Henry Aaron’s legacy in baseball is so tied to three numbers – 715, 755 and the place where Barry Bonds’ career ended – that all too often we lose sight of his complete genius on the field. Let’s just say: If you convert his 755 home runs into an out, he always comes up over 3,000 hits. Or some other way of looking at it: He played 23 seasons in the Major League and was an All-Star 25 times (Aaron had several All-Star Games early in his career).
Although he is widely regarded as one of the top five players in MLB history, Aaron remains underrated among the all-time greats. He played most of his career in the shadow of his contemporary Willie Mays, who was a more visually exciting player thanks to Mays’ defense in the midfield. Many still consider Babe Ruth to be the greatest right fielder of all time. This makes Aaron the second best right fielder of all time after his generation.
When experts and fans talk about the best hitters in the history of the game, they are usually talking about Ruth and Ted Williams and Bonds or even individual hitters like Tony Gwynn before Aaron’s name came up. However, no player has played with such sustained and consistent excellence for as long as Aaron.
Showing up every day isn’t glamorous, but it’s a way to beat Ruth and hit 755 home runs. As a rookie for the Milwaukee Braves in 1954, Henry Aaron broke his ankle in early September and finished the season in 122 games. He may not have been as Cal Ripken as Iron Man, but Aaron didn’t miss many games after that. From 1955 to 1968, he played 2,157 of the 2,214 possible games, averaging just 4.1 missed games per season. It dropped to 147 and 150 games in 1969 and 1970, then to 35 and 36.
He hasn’t had a bad season since. He received his only MVP title in 1957, but Aaron finished in the top ten, voting 13 times at a time when the National League was overflowing with future Hall of Famers competing for the title, and finished in the top three in three different decades. Here’s one way to look at his high level of play over nearly two decades:
Most seasons of the Six Seasons War
Most seasons of the Seven Years’ War
Lou Gehrig 11
Mays is right up there with Aaron, but even Mays was slowing down in his late 30s. Mays’ last season as a 30-year-old was in 1966, at the age of 35. He has hit 118 home runs since he was 36 years old. Aaron hit 47 home runs with 37 and has hit 201 since he was 36 years old.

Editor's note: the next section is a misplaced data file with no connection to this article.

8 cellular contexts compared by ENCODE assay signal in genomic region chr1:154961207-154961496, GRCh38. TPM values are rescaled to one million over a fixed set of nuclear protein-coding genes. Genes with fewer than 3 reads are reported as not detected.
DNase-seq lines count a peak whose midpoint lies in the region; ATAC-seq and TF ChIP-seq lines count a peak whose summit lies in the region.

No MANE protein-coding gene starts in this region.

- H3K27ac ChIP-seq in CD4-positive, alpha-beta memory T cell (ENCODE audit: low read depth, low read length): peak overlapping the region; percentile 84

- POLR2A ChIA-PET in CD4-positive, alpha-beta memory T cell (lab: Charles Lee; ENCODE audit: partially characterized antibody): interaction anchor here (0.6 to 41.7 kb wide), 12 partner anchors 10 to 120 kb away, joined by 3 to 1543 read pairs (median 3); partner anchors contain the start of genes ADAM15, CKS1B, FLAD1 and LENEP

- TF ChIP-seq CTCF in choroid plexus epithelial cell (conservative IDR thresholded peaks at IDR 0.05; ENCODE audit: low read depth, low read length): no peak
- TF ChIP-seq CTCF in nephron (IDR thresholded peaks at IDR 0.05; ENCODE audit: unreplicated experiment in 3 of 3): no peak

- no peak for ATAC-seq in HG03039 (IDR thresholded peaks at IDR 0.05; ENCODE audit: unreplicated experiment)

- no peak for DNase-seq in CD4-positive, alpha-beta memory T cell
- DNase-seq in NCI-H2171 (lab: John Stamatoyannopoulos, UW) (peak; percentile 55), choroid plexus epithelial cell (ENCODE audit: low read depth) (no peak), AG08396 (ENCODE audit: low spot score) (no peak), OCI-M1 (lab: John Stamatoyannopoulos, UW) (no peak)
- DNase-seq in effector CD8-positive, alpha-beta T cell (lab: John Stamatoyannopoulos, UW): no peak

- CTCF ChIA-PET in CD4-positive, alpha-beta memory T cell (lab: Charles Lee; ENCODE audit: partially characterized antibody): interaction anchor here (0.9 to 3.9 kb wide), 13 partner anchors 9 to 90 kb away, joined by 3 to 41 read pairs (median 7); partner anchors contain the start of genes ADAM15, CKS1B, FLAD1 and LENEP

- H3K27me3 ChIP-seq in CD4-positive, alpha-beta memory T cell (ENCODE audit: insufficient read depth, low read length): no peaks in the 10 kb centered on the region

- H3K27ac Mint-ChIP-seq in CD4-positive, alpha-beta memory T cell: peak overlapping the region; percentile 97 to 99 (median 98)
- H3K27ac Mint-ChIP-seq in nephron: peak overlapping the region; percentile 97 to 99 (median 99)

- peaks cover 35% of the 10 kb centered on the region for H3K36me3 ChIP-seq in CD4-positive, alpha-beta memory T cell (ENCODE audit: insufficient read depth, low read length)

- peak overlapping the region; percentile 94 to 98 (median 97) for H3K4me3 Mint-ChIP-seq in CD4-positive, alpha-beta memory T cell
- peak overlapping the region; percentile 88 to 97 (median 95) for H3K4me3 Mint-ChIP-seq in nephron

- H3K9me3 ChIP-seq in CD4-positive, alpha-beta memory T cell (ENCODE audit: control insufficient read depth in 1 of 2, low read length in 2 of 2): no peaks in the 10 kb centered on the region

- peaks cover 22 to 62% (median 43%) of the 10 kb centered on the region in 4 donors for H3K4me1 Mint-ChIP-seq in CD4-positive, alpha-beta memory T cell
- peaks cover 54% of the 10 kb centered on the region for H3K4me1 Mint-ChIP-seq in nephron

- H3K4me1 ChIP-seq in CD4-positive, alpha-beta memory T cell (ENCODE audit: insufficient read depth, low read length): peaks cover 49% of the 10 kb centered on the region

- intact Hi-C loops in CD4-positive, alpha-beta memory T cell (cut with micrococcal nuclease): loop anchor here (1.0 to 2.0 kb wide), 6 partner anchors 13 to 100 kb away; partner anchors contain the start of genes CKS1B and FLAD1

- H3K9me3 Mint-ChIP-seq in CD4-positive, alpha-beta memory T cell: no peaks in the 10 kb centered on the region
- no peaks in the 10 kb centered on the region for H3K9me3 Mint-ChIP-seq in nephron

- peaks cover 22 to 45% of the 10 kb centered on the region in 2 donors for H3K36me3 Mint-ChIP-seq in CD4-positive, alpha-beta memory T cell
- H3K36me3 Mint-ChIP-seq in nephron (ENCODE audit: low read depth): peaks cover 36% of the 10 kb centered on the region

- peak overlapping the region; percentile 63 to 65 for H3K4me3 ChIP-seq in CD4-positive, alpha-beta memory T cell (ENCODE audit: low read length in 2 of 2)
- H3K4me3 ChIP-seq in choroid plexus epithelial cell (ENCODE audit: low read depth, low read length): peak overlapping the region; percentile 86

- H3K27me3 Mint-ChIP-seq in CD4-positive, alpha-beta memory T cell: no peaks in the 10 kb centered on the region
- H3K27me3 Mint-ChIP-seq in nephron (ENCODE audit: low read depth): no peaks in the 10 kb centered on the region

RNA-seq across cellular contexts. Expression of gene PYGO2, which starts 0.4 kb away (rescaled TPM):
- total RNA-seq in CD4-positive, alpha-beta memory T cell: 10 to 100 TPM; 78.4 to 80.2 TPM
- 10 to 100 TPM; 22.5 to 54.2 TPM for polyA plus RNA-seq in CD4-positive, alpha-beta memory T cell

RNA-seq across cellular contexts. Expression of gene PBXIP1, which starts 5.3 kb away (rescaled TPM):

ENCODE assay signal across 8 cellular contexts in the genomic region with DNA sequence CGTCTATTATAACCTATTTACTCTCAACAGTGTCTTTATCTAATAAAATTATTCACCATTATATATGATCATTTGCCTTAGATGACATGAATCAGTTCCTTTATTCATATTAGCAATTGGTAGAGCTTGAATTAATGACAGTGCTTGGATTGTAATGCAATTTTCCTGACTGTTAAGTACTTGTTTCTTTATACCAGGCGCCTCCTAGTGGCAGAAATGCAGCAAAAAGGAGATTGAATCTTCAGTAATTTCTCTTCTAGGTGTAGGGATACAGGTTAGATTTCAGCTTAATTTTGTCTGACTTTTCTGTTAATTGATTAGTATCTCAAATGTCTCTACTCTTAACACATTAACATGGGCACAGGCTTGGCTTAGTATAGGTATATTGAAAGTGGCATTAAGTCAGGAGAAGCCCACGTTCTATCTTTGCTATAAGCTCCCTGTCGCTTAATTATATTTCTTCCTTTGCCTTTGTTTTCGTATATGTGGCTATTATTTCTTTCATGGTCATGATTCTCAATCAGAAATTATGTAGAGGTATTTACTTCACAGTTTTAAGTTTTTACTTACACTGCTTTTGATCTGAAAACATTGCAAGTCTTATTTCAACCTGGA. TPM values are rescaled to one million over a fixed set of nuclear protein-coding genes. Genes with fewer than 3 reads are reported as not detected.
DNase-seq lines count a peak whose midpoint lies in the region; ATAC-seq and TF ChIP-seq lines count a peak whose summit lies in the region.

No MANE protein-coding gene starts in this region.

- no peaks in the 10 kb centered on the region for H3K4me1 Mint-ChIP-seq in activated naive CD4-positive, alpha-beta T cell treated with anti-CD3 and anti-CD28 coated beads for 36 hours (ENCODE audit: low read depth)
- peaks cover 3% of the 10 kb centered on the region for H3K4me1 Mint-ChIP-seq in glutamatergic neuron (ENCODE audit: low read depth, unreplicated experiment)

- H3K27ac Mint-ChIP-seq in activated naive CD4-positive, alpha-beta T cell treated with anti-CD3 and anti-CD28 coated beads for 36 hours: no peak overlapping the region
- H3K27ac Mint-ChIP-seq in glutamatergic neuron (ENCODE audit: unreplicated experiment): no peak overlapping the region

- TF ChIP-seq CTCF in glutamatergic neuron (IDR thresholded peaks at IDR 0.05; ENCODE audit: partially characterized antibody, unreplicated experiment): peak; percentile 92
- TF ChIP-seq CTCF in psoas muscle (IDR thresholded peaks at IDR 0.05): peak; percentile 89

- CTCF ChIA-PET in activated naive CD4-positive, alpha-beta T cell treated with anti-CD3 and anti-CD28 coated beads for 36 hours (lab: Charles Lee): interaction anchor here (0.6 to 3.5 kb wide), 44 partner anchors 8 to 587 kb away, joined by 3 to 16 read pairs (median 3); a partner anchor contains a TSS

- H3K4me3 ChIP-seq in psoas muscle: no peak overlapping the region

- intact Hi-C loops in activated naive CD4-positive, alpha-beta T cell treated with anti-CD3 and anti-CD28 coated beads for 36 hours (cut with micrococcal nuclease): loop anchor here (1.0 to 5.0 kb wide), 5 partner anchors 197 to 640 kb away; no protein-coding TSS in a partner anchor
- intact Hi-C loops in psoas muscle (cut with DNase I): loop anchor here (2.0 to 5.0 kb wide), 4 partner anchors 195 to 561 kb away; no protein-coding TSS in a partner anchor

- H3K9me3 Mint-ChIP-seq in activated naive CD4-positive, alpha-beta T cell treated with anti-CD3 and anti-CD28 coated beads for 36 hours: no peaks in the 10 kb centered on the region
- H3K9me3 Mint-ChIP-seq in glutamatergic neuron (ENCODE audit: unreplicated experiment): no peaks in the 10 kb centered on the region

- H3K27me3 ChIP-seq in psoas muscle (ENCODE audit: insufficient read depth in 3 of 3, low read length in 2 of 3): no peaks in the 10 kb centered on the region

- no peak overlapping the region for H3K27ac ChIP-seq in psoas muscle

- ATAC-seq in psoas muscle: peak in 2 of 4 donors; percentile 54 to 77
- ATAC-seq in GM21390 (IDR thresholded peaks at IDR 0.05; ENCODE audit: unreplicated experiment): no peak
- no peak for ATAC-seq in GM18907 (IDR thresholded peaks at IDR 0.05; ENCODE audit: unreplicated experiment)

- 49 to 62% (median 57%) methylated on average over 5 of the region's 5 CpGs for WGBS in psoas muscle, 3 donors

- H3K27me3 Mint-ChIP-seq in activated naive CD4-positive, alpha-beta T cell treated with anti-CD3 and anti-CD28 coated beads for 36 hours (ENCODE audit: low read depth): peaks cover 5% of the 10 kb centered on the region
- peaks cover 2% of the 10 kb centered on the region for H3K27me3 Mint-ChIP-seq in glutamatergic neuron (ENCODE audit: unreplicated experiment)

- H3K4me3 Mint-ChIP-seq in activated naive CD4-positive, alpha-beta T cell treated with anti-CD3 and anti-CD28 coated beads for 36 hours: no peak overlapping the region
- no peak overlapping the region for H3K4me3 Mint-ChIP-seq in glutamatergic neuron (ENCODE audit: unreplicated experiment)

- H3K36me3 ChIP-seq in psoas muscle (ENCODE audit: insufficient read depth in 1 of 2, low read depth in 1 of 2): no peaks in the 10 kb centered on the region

It’s another testament to Aaron’s consistency. Forty-seven other players have hit at least 47 home runs this season – 15 of them – but Aaron remains the second-best home run hitter this season. Since the end of his career in 1976, four players in their 30s have hit more home runs than Aaron. None of them could keep him in his 30s:
Under 30Alex Rodriguez: 464 HR, 85.0 WAR
Ken Griffey Jr: 438 HR, 76.2 WAR
Albert Pujols : 408 HR, 81.4 WAR
Andrew Jones : 368 HR, 61.0 WAR
Henry Aaron: 366 HOURS, 80.7 WAR
After 30 years of Rodriguez: 232 HR, 32.5 WAR
Griffey: 192 HR, 7.6 WAR
Pujols : 254 HR, 19.4 WAR
Jones: 66 HR, 1.7 WAR
Aaron : 389 HOURS, 62.4 WAR
In 1955, Aaron hit .314 with 27 homers, 105 runs and 106 RBIs in his second season in the majors, his first major season when he was just 21 years old. In 1973, at age 39, he hit .301 with 40 home runs – in just 120 games. But Aaron wasn’t just any snail. He finished his career with a 0.305 batting average and hit 0.300 14 times, although many of his best seasons were in the 1960s, under some of the most difficult batting conditions since the days of the dead ball. In an interview with the MLB Network last month, Aaron said the thing he was most proud of was not being out of the game.